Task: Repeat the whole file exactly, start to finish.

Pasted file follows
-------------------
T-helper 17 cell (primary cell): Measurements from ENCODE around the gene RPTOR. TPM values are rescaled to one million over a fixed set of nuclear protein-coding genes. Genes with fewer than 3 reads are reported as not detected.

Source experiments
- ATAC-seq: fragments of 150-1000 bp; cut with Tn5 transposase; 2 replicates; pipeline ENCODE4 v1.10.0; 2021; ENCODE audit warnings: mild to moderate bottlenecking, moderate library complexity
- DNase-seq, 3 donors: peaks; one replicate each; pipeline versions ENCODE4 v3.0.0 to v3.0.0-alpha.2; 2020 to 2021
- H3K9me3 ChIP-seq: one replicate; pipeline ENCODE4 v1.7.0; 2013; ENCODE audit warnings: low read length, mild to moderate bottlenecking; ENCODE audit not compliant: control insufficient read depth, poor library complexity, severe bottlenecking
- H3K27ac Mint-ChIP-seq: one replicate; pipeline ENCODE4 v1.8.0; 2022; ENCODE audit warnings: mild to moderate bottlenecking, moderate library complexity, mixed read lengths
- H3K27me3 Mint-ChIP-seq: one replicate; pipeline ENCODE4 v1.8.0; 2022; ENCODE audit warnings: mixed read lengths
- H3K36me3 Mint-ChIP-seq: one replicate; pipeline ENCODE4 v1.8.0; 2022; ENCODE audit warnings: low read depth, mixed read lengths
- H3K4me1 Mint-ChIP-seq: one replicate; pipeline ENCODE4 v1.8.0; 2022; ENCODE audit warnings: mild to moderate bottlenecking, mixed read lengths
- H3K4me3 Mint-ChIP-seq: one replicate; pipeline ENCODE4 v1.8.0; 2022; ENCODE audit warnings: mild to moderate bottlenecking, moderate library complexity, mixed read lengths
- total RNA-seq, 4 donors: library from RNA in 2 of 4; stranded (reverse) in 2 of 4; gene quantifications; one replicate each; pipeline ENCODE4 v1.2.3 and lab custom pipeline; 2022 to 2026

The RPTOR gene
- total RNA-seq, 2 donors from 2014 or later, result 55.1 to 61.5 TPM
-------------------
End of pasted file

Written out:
T-helper 17 cell (primary cell): Measurements from ENCODE around the gene RPTOR. TPM values are rescaled to one million over a fixed set of nuclear protein-coding genes. Genes with fewer than 3 reads are reported as not detected.

Source experiments
- ATAC-seq: fragments of 150-1000 bp; cut with Tn5 transposase; 2 replicates; pipeline ENCODE4 v1.10.0; 2021; ENCODE audit warnings: mild to moderate bottlenecking, moderate library complexity
- DNase-seq, 3 donors: peaks; one replicate each; pipeline versions ENCODE4 v3.0.0 to v3.0.0-alpha.2; 2020 to 2021
- H3K9me3 ChIP-seq: one replicate; pipeline ENCODE4 v1.7.0; 2013; ENCODE audit warnings: low read length, mild to moderate bottlenecking; ENCODE audit not compliant: control insufficient read depth, poor library complexity, severe bottlenecking
- H3K27ac Mint-ChIP-seq: one replicate; pipeline ENCODE4 v1.8.0; 2022; ENCODE audit warnings: mild to moderate bottlenecking, moderate library complexity, mixed read lengths
- H3K27me3 Mint-ChIP-seq: one replicate; pipeline ENCODE4 v1.8.0; 2022; ENCODE audit warnings: mixed read lengths
- H3K36me3 Mint-ChIP-seq: one replicate; pipeline ENCODE4 v1.8.0; 2022; ENCODE audit warnings: low read depth, mixed read lengths
- H3K4me1 Mint-ChIP-seq: one replicate; pipeline ENCODE4 v1.8.0; 2022; ENCODE audit warnings: mild to moderate bottlenecking, mixed read lengths
- H3K4me3 Mint-ChIP-seq: one replicate; pipeline ENCODE4 v1.8.0; 2022; ENCODE audit warnings: mild to moderate bottlenecking, moderate library complexity, mixed read lengths
- total RNA-seq, 4 donors: library from RNA in 2 of 4; stranded (reverse) in 2 of 4; gene quantifications; one replicate each; pipeline ENCODE4 v1.2.3 and lab custom pipeline; 2022 to 2026

The RPTOR gene
- total RNA-seq, 2 donors from 2014 or later, result 55.1 to 61.5 TPM